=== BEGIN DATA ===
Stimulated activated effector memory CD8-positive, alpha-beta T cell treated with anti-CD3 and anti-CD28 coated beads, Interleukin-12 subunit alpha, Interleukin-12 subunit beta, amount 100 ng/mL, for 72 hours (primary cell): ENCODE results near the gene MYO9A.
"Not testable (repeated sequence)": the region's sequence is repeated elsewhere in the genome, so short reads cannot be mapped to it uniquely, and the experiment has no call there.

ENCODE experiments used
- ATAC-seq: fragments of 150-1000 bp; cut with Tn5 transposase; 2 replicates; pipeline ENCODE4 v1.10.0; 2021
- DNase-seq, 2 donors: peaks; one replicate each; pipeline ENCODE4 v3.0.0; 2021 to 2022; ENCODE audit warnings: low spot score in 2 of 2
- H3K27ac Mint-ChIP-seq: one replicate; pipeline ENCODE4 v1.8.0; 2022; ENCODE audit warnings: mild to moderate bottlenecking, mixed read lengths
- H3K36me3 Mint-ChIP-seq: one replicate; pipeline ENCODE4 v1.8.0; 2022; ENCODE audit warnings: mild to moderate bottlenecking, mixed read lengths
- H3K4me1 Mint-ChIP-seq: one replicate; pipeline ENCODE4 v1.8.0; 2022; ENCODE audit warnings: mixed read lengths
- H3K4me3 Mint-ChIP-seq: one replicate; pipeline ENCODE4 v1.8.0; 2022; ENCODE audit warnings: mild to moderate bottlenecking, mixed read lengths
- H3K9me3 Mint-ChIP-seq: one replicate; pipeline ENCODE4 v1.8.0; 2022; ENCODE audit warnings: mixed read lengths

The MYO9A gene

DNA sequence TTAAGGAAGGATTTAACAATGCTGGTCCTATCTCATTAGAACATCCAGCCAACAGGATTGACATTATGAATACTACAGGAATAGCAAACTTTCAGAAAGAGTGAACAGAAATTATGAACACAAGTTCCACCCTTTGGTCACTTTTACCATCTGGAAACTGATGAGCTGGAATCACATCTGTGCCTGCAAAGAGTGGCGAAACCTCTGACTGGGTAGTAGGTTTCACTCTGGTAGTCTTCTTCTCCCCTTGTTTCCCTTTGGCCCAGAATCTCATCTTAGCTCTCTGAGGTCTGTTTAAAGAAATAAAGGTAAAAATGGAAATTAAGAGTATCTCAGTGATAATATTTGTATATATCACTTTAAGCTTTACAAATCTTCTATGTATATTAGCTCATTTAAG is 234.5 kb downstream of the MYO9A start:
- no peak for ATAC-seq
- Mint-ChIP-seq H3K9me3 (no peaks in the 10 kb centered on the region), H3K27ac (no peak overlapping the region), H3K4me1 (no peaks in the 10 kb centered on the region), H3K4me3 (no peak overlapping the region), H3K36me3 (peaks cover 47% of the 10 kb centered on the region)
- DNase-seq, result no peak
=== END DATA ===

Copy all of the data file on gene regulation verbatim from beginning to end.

Stimulated activated effector memory CD8-positive, alpha-beta T cell treated with anti-CD3 and anti-CD28 coated beads, Interleukin-12 subunit alpha, Interleukin-12 subunit beta, amount 100 ng/mL, for 72 hours (primary cell): ENCODE results near the gene MYO9A.
"Not testable (repeated sequence)": the region's sequence is repeated elsewhere in the genome, so short reads cannot be mapped to it uniquely, and the experiment has no call there.

ENCODE experiments used
- ATAC-seq: fragments of 150-1000 bp; cut with Tn5 transposase; 2 replicates; pipeline ENCODE4 v1.10.0; 2021
- DNase-seq, 2 donors: peaks; one replicate each; pipeline ENCODE4 v3.0.0; 2021 to 2022; ENCODE audit warnings: low spot score in 2 of 2
- H3K27ac Mint-ChIP-seq: one replicate; pipeline ENCODE4 v1.8.0; 2022; ENCODE audit warnings: mild to moderate bottlenecking, mixed read lengths
- H3K36me3 Mint-ChIP-seq: one replicate; pipeline ENCODE4 v1.8.0; 2022; ENCODE audit warnings: mild to moderate bottlenecking, mixed read lengths
- H3K4me1 Mint-ChIP-seq: one replicate; pipeline ENCODE4 v1.8.0; 2022; ENCODE audit warnings: mixed read lengths
- H3K4me3 Mint-ChIP-seq: one replicate; pipeline ENCODE4 v1.8.0; 2022; ENCODE audit warnings: mild to moderate bottlenecking, mixed read lengths
- H3K9me3 Mint-ChIP-seq: one replicate; pipeline ENCODE4 v1.8.0; 2022; ENCODE audit warnings: mixed read lengths

The MYO9A gene

DNA sequence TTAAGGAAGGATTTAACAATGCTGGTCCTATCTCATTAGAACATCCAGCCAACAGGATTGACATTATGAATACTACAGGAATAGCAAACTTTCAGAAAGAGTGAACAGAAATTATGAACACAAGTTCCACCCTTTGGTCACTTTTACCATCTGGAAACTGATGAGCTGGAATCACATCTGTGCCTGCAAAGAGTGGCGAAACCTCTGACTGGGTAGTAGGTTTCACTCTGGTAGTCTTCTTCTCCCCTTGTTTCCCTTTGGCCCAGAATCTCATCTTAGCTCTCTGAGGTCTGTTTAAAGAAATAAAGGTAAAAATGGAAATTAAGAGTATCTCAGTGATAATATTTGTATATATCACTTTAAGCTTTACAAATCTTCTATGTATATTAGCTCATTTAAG is 234.5 kb downstream of the MYO9A start:
- no peak for ATAC-seq
- Mint-ChIP-seq H3K9me3 (no peaks in the 10 kb centered on the region), H3K27ac (no peak overlapping the region), H3K4me1 (no peaks in the 10 kb centered on the region), H3K4me3 (no peak overlapping the region), H3K36me3 (peaks cover 47% of the 10 kb centered on the region)
- DNase-seq, result no peak